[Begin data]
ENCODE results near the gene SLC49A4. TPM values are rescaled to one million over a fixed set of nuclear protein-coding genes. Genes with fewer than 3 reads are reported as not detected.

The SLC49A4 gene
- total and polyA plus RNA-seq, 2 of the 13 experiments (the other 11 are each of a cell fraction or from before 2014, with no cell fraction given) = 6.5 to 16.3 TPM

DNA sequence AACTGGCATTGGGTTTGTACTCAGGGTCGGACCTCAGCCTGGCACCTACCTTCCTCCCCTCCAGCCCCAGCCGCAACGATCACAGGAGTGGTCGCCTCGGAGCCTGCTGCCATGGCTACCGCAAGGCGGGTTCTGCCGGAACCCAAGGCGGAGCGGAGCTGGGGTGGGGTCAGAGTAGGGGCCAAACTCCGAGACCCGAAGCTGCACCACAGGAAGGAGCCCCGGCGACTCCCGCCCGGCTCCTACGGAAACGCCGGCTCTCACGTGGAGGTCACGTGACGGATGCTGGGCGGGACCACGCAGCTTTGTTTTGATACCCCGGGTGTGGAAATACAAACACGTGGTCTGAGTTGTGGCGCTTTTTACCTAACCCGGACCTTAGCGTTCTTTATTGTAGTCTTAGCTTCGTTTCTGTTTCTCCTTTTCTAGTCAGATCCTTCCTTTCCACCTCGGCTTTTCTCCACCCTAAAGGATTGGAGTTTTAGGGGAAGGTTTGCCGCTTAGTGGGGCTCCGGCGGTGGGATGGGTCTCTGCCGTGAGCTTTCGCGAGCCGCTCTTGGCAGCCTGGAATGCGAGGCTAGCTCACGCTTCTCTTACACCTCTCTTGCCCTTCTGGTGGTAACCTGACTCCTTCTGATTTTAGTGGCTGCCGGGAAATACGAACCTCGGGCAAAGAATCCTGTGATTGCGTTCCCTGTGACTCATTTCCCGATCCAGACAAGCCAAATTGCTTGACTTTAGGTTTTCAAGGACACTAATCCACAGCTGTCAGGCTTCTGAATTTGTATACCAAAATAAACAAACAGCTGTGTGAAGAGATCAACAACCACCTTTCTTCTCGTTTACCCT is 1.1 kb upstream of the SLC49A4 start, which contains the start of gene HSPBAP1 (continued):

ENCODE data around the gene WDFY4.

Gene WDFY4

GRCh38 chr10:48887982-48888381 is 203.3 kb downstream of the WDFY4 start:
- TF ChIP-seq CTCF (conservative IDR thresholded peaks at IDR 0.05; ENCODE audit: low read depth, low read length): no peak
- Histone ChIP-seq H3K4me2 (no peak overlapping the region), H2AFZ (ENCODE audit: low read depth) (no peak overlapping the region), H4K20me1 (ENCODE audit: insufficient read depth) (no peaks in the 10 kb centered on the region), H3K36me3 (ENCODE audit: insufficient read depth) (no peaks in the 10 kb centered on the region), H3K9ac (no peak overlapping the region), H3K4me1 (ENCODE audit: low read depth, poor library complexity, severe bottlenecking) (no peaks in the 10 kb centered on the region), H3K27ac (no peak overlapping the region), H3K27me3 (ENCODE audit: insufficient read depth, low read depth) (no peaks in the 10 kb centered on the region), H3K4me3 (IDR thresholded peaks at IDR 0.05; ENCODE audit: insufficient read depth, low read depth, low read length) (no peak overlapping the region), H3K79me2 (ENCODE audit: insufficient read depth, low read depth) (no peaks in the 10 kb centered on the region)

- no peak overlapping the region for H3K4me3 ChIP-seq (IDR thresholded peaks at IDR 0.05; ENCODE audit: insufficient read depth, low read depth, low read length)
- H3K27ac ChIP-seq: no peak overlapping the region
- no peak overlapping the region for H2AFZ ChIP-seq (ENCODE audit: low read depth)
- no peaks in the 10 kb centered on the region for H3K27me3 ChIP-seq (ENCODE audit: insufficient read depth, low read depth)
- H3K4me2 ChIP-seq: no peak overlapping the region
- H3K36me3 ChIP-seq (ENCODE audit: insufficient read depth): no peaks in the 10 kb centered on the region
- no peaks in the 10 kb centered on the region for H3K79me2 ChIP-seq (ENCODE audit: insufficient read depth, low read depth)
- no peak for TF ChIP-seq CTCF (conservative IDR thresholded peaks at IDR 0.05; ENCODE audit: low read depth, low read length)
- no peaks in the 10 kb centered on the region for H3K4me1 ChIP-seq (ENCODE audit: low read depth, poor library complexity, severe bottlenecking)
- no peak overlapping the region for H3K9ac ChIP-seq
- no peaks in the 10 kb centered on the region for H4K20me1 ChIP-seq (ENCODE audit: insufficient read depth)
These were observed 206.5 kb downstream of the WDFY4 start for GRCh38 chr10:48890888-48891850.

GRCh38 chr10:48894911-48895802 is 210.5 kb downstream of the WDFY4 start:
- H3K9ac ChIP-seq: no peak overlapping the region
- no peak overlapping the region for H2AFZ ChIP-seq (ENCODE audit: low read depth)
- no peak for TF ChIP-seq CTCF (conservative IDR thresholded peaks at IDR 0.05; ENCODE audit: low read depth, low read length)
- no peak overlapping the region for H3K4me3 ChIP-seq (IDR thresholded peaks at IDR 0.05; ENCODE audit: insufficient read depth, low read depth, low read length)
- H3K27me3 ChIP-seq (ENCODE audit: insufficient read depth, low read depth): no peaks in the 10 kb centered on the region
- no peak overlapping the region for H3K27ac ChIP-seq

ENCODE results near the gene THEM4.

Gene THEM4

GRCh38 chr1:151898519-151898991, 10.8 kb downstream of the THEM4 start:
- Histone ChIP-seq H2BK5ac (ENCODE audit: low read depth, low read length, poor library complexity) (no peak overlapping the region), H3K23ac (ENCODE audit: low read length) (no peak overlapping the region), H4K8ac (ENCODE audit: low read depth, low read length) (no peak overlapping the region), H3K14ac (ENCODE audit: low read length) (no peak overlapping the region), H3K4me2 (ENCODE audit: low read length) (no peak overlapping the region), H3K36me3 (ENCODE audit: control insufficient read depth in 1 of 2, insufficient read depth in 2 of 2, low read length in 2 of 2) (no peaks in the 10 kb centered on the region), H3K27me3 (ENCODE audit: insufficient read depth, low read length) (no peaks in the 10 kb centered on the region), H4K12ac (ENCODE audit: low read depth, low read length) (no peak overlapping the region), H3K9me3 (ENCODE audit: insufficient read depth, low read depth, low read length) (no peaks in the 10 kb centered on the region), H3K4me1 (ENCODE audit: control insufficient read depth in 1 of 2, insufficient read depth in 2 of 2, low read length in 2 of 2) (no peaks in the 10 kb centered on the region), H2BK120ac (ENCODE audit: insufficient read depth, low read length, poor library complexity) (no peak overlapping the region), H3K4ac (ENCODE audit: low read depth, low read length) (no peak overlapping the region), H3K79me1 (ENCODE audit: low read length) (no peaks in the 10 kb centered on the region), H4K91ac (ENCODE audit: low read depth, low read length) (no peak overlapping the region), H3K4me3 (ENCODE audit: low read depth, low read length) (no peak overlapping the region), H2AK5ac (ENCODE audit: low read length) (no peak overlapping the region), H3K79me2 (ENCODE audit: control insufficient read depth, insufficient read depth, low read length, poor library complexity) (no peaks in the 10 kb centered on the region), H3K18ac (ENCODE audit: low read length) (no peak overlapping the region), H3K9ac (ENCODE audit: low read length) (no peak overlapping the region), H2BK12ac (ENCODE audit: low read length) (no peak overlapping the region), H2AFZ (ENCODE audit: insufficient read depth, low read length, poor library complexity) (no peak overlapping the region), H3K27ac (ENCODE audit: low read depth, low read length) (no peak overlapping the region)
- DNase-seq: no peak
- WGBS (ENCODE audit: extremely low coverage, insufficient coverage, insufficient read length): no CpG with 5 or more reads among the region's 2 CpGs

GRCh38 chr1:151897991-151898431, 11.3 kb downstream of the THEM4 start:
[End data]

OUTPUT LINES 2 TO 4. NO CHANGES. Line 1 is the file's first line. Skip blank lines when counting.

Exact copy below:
The SLC49A4 gene
- total and polyA plus RNA-seq, 2 of the 13 experiments (the other 11 are each of a cell fraction or from before 2014, with no cell fraction given) = 6.5 to 16.3 TPM

DNA sequence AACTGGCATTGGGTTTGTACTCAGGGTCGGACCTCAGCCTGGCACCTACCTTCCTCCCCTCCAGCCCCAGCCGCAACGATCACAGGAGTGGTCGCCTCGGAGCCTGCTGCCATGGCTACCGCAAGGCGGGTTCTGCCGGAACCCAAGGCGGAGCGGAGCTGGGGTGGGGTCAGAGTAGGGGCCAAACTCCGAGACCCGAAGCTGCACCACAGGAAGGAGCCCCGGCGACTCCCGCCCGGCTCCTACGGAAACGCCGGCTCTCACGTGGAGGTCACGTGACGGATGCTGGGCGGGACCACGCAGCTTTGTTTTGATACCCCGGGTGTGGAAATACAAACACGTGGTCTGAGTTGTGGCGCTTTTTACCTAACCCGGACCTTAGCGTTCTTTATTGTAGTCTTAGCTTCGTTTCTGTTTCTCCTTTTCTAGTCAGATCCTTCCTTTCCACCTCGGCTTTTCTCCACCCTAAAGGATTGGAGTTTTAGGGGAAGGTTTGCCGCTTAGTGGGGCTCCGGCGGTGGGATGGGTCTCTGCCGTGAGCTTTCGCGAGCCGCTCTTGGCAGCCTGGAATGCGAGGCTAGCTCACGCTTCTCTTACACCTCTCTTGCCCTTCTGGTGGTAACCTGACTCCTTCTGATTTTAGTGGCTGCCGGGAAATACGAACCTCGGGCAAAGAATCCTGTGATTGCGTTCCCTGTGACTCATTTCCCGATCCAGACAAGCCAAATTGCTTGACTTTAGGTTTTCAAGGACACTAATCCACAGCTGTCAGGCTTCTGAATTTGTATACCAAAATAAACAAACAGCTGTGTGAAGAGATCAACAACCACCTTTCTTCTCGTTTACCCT is 1.1 kb upstream of the SLC49A4 start, which contains the start of gene HSPBAP1 (continued):